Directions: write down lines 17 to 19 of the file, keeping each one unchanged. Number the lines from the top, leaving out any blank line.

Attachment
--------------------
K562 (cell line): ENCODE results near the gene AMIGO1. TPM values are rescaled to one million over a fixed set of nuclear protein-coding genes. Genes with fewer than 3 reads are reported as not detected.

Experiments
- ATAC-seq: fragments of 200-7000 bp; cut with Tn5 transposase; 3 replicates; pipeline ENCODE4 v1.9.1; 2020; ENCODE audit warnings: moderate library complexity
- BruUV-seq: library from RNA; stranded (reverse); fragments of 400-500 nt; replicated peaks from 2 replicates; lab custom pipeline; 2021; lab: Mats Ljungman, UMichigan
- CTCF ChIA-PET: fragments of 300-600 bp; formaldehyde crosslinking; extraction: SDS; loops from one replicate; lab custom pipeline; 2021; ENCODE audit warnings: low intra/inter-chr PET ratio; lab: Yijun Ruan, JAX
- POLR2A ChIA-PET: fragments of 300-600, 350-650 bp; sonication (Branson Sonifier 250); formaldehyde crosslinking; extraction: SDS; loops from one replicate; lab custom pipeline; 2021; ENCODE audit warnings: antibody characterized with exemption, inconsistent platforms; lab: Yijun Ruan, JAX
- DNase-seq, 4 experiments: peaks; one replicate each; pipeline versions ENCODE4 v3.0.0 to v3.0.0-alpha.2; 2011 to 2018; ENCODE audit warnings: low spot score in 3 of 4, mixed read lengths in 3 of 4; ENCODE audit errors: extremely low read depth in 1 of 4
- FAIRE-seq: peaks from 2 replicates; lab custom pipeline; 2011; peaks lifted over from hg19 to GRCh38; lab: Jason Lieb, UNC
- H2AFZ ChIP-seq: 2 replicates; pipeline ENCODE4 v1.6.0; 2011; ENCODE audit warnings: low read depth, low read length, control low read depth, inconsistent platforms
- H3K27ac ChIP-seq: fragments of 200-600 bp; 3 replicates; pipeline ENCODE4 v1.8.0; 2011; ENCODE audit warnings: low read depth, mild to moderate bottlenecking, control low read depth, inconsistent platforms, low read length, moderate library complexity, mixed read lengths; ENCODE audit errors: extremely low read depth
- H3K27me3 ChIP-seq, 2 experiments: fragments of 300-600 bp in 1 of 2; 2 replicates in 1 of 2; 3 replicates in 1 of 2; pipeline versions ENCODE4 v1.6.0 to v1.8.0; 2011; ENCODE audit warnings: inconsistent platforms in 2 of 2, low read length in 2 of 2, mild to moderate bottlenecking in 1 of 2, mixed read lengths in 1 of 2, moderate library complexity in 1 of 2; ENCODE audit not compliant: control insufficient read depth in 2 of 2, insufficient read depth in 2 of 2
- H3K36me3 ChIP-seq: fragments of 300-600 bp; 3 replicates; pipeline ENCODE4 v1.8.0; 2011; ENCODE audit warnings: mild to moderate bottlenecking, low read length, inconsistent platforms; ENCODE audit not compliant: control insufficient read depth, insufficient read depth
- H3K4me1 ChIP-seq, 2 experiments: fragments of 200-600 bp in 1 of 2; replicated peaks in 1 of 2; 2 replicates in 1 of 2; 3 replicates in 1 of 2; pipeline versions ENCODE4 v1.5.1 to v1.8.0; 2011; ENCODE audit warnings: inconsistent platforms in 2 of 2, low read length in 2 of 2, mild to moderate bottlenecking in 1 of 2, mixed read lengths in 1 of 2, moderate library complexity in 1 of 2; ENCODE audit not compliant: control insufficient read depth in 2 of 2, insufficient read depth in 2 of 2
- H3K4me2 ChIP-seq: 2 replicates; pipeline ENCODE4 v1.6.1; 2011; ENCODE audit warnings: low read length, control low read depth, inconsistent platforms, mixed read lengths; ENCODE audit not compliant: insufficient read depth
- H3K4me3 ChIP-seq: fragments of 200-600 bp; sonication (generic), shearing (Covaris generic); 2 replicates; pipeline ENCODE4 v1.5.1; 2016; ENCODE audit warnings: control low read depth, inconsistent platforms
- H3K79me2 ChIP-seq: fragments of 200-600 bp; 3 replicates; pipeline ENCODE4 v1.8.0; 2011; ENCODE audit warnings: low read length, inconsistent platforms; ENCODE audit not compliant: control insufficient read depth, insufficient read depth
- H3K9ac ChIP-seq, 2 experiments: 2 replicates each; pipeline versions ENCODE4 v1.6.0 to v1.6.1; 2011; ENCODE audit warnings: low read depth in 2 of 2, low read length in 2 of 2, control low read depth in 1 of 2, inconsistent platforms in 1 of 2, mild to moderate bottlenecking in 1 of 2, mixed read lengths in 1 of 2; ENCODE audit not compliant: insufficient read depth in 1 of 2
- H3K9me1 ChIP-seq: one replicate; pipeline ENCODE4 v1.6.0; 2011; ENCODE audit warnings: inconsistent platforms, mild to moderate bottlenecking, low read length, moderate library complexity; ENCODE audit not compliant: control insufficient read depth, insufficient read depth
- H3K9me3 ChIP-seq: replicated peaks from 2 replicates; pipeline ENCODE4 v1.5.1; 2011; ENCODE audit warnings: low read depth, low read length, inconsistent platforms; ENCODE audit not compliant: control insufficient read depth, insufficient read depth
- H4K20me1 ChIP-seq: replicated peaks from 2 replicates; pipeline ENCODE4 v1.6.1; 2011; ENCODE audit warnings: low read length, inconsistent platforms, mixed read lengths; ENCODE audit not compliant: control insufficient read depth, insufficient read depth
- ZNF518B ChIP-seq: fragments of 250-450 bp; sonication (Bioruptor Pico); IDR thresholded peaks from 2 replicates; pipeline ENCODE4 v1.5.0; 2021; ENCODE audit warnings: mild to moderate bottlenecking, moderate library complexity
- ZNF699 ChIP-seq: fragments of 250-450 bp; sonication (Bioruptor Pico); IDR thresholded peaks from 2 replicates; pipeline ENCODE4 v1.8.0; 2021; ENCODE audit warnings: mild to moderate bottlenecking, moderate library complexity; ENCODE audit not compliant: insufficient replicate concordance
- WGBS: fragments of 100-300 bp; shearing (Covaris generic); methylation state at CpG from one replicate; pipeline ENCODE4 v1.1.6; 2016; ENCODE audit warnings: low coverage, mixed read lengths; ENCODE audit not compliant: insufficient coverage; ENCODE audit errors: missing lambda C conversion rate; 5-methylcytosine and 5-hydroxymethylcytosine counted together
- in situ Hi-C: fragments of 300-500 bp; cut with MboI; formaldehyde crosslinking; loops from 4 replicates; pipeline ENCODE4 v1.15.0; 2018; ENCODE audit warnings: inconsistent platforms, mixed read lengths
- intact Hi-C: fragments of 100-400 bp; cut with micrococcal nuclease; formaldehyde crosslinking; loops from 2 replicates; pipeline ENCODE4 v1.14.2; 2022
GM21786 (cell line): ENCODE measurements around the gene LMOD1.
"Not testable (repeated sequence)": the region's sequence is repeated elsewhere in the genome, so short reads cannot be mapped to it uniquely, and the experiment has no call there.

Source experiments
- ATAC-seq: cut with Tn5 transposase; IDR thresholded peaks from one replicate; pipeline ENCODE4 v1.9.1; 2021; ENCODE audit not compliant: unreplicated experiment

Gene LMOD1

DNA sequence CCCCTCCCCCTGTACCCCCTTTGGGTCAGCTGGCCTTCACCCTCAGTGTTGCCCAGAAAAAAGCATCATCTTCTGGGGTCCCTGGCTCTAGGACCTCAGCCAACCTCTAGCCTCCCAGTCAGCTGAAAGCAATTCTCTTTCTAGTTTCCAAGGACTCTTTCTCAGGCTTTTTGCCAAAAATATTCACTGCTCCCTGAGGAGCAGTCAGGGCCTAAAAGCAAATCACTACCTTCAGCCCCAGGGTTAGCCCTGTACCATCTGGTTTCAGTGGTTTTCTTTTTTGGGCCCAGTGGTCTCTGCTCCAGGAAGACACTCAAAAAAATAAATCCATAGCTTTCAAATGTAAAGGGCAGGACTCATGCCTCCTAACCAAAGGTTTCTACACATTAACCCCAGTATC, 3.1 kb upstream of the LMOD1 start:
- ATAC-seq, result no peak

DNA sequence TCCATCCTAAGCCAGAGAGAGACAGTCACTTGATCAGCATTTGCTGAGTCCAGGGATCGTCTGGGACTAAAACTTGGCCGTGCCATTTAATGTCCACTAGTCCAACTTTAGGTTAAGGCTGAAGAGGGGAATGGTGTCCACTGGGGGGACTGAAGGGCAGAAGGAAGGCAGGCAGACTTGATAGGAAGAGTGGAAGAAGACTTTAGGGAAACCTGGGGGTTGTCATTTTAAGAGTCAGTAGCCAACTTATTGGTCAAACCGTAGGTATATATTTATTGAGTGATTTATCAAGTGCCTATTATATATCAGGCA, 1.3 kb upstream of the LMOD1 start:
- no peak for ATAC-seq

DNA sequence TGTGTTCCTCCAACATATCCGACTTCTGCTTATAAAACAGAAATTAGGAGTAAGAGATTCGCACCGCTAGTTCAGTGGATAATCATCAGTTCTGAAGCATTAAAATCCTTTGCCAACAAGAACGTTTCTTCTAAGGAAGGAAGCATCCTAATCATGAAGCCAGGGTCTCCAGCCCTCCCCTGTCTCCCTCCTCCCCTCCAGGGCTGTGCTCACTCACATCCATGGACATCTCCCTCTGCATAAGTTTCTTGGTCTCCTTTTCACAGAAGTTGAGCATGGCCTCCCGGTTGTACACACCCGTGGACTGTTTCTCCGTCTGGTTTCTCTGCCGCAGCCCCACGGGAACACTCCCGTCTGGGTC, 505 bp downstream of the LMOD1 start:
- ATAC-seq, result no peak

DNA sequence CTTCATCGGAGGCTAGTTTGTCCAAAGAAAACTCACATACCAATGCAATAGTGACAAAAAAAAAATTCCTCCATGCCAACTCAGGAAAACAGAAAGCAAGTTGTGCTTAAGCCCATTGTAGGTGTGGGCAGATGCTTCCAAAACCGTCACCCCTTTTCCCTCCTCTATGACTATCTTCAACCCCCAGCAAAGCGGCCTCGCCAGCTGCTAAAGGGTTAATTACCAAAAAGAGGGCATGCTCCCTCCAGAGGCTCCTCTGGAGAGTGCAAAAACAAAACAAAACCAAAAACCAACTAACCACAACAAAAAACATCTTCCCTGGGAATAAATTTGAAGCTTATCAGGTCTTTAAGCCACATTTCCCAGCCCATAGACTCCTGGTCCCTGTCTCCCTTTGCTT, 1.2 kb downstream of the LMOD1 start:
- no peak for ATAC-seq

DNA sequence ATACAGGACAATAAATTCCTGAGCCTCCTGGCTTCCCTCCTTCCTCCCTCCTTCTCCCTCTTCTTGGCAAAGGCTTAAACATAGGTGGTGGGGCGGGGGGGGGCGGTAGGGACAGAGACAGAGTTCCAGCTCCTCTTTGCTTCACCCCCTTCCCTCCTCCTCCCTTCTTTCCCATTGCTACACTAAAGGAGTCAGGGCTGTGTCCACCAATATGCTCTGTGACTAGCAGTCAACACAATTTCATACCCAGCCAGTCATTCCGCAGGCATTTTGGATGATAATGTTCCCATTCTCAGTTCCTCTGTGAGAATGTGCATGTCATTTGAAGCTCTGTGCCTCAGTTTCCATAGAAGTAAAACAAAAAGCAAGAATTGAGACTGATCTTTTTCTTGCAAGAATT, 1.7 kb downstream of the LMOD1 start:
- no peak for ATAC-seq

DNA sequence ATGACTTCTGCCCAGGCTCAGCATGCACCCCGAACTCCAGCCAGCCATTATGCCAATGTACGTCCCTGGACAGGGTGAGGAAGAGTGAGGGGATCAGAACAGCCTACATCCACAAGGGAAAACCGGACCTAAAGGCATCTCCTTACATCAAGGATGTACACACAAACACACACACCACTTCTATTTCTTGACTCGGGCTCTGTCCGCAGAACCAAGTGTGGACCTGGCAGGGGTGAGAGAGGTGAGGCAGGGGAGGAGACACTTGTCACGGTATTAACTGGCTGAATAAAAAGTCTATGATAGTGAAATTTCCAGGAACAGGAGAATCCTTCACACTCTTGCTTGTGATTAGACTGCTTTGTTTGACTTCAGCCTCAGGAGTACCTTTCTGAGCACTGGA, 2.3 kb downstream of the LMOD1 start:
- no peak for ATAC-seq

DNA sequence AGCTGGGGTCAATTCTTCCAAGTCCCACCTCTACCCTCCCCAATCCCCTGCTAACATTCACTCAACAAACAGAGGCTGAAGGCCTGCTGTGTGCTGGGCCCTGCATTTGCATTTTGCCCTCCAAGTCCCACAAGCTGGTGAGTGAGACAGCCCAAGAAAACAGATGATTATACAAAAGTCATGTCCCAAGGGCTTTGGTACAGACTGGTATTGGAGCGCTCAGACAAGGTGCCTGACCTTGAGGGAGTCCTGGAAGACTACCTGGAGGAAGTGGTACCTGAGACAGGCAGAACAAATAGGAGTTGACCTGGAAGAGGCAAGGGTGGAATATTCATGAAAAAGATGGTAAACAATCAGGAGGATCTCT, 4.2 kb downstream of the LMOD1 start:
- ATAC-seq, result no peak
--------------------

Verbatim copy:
- H3K9ac ChIP-seq, 2 experiments: 2 replicates each; pipeline versions ENCODE4 v1.6.0 to v1.6.1; 2011; ENCODE audit warnings: low read depth in 2 of 2, low read length in 2 of 2, control low read depth in 1 of 2, inconsistent platforms in 1 of 2, mild to moderate bottlenecking in 1 of 2, mixed read lengths in 1 of 2; ENCODE audit not compliant: insufficient read depth in 1 of 2
- H3K9me1 ChIP-seq: one replicate; pipeline ENCODE4 v1.6.0; 2011; ENCODE audit warnings: inconsistent platforms, mild to moderate bottlenecking, low read length, moderate library complexity; ENCODE audit not compliant: control insufficient read depth, insufficient read depth
- H3K9me3 ChIP-seq: replicated peaks from 2 replicates; pipeline ENCODE4 v1.5.1; 2011; ENCODE audit warnings: low read depth, low read length, inconsistent platforms; ENCODE audit not compliant: control insufficient read depth, insufficient read depth